Having the ability to detect diseases in their earliest stages of development is an invaluable therapeutic resource. For many diseases, the initial onset times are when they are most vulnerable and therefore respond best to intervention modalities. However, symptoms at preliminary stages often go unnoticed or are dismissed as minor annoyances, delaying treatment. Thus, scientists are continually on the hunt for new biomarkers that could assist them with early detection. Now, researchers at Sanford Burnham Prebys Medical Discovery Institute (SBP) may have just uncovered a peptide that could lead to the early detection of Alzheimer's disease (AD).
The SBP researchers—publishing their findings today in Nature Communications “Identification of a Peptide Recognizing Cerebrovascular Changes in Mouse Models of Alzheimer’s Disease”—believe their new results could provide a means of homing drugs to diseased areas of the brain to treat AD, Parkinson's disease, as well as glioblastoma, brain injuries, and stroke.
“Our goal was to find a new biomarker for AD,” explained co-lead study investigator Aman Mann, Ph.D., a research assistant professor at SBP. “We have identified a peptide (DAG) that recognizes a protein that is elevated in the brain blood vessels of AD mice and human patients. The DAG target, connective tissue growth factor (CTGF), appears in the AD brain before amyloid plaques, the pathological hallmark of AD.”
Dr. Aman Mann of the Sanford Burnham Prebys Medical Discovery Institute discusses a finding that may lead to earlier detection and treatment of Alzheimer's disease. [Kristen Cusato].
AD is currently ranked as the sixth leading cause of death in the United States, but recent estimates indicate that the disorder may rank third, just behind heart disease and cancer, as a cause of death for older people. Moreover, AD is the most common cause of dementia among older adults, with memory problems typically being one of the first signs of cognitive impairment.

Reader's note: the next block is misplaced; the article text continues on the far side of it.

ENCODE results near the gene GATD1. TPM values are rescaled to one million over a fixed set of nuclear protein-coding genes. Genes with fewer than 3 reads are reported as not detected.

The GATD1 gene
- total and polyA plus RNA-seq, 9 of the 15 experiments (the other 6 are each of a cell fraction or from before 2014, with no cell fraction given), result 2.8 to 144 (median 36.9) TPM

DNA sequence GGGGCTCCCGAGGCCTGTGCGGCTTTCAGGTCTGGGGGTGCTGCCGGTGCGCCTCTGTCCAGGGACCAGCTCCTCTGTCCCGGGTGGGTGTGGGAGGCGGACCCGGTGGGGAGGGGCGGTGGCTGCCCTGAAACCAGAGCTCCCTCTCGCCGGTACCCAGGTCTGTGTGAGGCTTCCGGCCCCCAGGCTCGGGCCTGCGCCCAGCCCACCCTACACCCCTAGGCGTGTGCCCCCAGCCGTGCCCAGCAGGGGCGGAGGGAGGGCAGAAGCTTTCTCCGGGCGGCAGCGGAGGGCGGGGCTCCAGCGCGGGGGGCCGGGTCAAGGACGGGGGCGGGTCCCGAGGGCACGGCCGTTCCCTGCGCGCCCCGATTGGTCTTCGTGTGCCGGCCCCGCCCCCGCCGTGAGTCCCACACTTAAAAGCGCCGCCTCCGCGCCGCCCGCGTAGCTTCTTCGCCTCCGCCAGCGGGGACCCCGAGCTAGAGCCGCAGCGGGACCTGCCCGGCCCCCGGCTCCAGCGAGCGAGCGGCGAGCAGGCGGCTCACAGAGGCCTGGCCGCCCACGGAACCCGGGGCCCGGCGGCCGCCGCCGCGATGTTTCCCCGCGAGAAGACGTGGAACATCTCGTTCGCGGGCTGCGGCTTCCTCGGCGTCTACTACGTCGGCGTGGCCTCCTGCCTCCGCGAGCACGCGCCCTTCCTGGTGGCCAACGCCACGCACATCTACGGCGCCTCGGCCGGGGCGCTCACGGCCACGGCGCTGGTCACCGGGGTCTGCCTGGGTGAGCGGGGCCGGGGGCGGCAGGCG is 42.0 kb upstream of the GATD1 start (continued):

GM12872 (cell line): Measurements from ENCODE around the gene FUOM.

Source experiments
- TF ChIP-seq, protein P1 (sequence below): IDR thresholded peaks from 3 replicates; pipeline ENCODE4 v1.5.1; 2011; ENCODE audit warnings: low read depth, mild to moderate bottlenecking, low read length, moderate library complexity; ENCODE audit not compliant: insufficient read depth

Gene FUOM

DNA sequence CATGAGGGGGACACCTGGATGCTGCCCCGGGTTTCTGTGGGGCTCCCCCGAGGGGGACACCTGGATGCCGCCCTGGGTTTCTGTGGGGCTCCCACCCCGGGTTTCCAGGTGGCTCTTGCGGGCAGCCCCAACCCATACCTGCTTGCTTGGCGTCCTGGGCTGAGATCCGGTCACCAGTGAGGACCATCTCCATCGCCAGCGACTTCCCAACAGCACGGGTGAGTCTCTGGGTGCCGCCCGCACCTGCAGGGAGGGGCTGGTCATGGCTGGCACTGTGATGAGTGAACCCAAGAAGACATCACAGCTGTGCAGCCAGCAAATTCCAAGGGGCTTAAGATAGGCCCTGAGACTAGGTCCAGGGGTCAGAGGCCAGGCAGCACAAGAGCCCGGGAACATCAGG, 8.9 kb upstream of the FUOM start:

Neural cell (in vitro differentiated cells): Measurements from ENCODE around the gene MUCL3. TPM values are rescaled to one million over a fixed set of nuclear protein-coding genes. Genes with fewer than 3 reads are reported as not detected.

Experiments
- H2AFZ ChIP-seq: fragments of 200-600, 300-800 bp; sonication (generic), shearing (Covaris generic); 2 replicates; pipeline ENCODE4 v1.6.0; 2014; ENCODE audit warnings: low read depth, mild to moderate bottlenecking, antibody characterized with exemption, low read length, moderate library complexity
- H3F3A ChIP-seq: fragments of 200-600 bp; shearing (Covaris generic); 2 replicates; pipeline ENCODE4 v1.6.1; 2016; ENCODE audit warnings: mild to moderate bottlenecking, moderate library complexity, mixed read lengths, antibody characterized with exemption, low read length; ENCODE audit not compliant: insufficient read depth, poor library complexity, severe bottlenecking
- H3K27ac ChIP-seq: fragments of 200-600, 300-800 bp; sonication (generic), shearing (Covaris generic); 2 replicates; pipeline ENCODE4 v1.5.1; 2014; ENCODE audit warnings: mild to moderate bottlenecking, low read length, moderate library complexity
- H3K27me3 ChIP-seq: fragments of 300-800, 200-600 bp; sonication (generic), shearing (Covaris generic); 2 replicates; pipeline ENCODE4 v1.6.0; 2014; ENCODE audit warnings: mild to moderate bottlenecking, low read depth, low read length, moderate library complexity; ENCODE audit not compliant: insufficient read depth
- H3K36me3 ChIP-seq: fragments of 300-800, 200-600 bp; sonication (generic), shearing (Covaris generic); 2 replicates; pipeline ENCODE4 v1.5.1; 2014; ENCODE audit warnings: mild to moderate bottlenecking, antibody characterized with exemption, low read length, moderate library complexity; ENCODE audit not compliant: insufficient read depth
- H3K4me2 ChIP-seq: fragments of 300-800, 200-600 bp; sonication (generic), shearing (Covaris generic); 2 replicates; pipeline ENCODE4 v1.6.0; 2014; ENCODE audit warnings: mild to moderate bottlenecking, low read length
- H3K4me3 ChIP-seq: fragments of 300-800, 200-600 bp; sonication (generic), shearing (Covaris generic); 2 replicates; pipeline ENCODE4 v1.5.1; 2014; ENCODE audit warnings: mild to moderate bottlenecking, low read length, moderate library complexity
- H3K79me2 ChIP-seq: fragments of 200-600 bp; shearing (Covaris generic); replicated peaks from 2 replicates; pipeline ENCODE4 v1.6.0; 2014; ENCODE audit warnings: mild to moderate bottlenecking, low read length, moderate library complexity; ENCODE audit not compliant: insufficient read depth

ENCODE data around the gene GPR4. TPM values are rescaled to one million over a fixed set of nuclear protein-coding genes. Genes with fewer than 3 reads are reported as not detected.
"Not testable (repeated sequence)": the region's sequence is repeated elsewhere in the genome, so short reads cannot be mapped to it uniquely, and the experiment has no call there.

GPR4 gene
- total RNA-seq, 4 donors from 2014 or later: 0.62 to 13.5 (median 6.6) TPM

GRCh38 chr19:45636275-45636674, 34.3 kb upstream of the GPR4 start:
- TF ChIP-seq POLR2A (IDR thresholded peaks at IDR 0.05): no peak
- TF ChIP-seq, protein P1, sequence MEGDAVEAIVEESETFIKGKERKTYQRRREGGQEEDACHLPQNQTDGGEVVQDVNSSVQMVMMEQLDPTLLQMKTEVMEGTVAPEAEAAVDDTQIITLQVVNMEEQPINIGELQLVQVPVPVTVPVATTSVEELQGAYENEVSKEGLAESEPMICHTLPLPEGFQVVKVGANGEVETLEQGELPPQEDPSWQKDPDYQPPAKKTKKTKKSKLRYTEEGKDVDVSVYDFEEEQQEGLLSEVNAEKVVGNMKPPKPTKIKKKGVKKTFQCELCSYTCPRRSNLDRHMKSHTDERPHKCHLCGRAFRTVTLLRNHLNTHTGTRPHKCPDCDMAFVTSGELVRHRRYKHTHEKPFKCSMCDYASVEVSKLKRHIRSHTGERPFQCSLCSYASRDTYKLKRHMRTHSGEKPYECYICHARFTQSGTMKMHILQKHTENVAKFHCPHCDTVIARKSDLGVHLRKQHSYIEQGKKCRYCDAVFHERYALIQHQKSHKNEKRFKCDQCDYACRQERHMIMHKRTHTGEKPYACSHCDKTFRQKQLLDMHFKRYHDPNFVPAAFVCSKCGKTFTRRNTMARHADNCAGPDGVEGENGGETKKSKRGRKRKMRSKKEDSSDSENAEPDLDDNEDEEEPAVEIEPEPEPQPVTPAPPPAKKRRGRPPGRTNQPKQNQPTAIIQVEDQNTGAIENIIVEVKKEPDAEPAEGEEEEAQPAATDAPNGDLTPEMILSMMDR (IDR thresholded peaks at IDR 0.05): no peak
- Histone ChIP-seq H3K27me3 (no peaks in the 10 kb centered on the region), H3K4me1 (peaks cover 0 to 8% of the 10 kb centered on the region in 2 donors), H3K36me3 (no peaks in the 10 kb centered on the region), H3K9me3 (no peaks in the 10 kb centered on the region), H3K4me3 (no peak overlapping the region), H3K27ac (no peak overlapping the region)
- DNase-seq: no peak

In the current study, the investigators identified a cyclic peptide composed of nine amino acids, which they named DAG. The research team found that the peptide accumulated in the hippocampus of hAPP-J20 mice at different ages. Interestingly, when the SBP researchers intravenously injected the DAG peptide, they observed that it homes to the neurovascular unit of endothelial cells and to reactive astrocytes in mouse models of AD. Furthermore, they were able to identify that CTGF—a matricellular protein that is highly expressed in the brain of individuals with AD and in mouse models—was the target of the DAG peptide.
“Importantly, we showed that DAG binds to cells and brain from AD human patients in a CTGF-dependent manner,” Dr. Mann noted. “This is consistent with an earlier report of high CTGF expression in the brains of AD patients.”
“Our findings show that endothelial cells, the cells that form the inner lining of blood vessels, bind our DAG peptide in the parts of the mouse brain affected by the disease,” added senior study investigator Erkki Ruoslahti, M.D., Ph.D., distinguished professor at SBP. “This is very significant because the endothelial cells are readily accessible for probes injected into the bloodstream, whereas other types of cells in the brain are behind a protective wall called the blood–brain barrier. The change in AD blood vessels gives us an opportunity to create a diagnostic method that can detect AD at the earliest stage possible.”
The scientists are hopeful that DAG could potentially be used as a tool to improve the delivery of drug or imaging agents to regions of vascular change and astrogliosis in diseases associated with neuroinflammation.
“But first we need to develop an imaging platform for the technology, using magnetic resonance imaging (MRI) or positron emission tomography (PET) scans to differentiate live AD mice from normal mice. Once that's done successfully, we can focus on humans,” Dr. Ruoslahti noted. “As our research progresses, we also foresee CTGF as a potential therapeutic target that is unrelated to amyloid-β (Aβ), the toxic protein that creates brain plaques. Given the number of failed clinical studies that have sought to treat AD patients by targeting Aβ, it's clear that treatments will need to be given earlier—before amyloid plaques appear—or have to target entirely different pathways.”
Dr. Ruoslahti concluded stating that “DAG has the potential to fill both roles—identifying at-risk individuals prior to overt signs of AD and targeted delivery of drugs to diseased areas of the brain. Perhaps CTGF itself can be a drug target in AD and other brain disorders linked to inflammation. We'll just have to learn more about its role in these diseases.”